New York - Women around the world will return to the streets this weekend, one year after millions marched to protest US President Donald Trump's election, with a new goal - electing more women's rights advocates.
Trump's misogynist comments and policies rolling back birth control and equal pay efforts have propelled many women into activism for the first time, campaigners said, pointing to the success of social media campaigns against sexual harassment.
"I think that these are natural outgrowths of that outpouring of energy and they reflect some of the issues of the people who marched," Vanessa Wruble, head of March On, one group of organisers, told the Thomson Reuters Foundation.
Some 5 million women around the world staged demonstrations on January 21 last year, the day after Trump's inauguration, many wearing pink "pussy hats" in reference to the president's boast about grabbing women's genitals.
"It felt like it was a huge signal to Trump's administration," said Elissar Harati, 29, who marched last year in Washington and will take to the streets again on Saturday.
Multiple accusations of sexual misconduct against male actors, filmmakers and agents in Hollywood, and the #MeToo and #TimesUp campaigns against sexual harassment, have awoken her to broader issues like equal pay and maternity leave, she said.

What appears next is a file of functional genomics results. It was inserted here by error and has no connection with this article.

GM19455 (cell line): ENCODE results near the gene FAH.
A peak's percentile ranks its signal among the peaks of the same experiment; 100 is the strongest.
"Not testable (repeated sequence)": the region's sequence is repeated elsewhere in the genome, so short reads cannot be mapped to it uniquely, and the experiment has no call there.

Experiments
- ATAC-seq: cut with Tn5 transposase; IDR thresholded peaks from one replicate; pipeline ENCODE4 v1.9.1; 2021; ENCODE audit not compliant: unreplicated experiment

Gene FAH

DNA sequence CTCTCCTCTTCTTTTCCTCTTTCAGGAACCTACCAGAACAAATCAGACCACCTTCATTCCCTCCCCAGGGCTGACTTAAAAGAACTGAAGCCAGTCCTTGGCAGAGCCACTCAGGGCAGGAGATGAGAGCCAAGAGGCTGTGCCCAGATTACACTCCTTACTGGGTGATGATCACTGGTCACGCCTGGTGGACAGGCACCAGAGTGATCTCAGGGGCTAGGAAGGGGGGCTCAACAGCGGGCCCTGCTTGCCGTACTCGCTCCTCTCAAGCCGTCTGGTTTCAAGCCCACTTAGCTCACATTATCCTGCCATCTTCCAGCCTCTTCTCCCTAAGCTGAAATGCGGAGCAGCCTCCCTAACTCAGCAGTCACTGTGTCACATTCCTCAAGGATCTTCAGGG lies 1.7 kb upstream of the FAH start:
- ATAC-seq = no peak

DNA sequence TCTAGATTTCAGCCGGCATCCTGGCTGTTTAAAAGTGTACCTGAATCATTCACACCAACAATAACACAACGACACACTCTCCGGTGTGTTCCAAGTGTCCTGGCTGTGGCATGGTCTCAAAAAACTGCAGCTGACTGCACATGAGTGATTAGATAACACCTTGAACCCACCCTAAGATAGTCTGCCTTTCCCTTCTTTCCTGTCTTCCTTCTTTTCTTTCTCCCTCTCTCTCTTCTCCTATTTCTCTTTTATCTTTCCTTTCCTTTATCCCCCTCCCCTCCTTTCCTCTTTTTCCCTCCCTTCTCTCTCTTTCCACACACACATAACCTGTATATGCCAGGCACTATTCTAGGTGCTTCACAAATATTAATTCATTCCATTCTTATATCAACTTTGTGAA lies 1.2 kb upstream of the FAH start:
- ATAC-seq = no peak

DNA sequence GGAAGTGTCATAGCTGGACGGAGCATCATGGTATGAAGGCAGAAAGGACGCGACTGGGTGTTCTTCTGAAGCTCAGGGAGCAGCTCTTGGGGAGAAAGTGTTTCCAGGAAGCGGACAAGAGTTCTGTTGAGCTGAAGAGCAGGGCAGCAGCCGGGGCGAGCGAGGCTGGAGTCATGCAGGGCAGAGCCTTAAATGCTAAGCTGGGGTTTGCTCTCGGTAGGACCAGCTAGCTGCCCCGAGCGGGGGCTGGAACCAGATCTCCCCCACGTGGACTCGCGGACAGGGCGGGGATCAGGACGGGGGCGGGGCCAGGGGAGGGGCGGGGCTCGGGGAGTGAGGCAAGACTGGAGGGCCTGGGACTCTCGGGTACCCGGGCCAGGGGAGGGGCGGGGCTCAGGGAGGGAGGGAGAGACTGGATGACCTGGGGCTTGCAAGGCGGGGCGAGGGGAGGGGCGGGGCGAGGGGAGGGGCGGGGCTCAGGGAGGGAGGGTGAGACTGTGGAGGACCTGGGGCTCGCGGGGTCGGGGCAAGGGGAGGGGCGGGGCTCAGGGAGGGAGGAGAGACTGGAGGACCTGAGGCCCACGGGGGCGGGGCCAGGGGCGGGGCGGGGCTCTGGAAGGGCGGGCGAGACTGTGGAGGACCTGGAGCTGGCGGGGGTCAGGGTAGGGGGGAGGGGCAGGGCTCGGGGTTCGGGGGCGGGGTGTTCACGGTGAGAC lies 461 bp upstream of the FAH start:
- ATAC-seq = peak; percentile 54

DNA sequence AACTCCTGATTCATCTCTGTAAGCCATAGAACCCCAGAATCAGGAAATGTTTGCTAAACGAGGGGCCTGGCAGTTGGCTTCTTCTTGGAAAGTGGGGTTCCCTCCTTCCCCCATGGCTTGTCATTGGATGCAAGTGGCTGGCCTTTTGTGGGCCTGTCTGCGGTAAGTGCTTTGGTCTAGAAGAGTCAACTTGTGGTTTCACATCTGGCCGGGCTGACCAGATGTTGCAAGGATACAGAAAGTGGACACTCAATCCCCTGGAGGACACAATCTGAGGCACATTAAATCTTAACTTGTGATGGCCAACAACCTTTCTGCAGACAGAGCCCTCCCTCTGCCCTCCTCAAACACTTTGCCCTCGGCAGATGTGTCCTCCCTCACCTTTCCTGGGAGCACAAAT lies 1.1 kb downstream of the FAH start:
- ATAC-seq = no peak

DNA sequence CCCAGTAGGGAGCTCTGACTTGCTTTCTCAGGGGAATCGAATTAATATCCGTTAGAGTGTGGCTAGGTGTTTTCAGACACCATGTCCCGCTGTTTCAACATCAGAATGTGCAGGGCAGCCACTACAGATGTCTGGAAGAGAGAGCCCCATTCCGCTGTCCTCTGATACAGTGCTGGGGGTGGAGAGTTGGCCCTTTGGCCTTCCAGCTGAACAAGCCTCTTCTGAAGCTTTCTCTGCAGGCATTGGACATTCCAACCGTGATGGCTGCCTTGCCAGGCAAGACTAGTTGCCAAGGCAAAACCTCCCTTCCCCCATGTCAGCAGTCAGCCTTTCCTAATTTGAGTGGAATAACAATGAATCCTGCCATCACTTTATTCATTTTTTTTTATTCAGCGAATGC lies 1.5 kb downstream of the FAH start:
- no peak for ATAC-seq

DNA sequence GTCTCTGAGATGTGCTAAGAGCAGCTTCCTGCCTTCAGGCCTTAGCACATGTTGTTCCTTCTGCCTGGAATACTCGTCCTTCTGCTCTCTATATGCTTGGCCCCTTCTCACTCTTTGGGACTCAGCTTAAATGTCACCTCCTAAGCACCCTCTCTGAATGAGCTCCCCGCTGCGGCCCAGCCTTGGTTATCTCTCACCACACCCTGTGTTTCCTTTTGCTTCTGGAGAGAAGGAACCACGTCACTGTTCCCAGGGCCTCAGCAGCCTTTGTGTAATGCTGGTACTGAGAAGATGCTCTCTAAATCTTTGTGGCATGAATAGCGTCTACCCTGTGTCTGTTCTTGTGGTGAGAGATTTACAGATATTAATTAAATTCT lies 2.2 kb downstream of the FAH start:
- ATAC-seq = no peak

Tens of thousands of people have registered their intentions on social media to join rallies on Saturday and Sunday, with major events planned in New York and Los Angeles, as well as Britain, Nigeria and Japan.
But turnout is unlikely to equal 2017's, organisers said.
"The women's march of last year was a historical moment that we're not trying to replicate," said Bob Bland, who helped organise the 2017 march on Washington, which appeared to draw larger crowds than Trump's swearing-in at the US Capitol.
Marchers will kick off a voter registration campaign in Las Vegas and other swing states held by Republicans - where neither political party holds a predictable lead - ahead of a possible backlash against Trump in November's midterm elections.
"We're not going to create change until we change our representation in the government," said Wruble of March On, which is keen to ensure more liberal women win seats in Republican-led districts.
Although March On's strategy differs from that of Women's March, which organised the iconic Washington protest and remains focused on social justice issues, experts say this is unlikely to undermine the movement's long-term effectiveness.
"It's not unusual in social movements for there to be break-off movements and different takes on the best way to get to the end goal," said Debbie Walsh, head of Rutgers University's Centre for American Women and Politics.
Thomson Reuters Foundation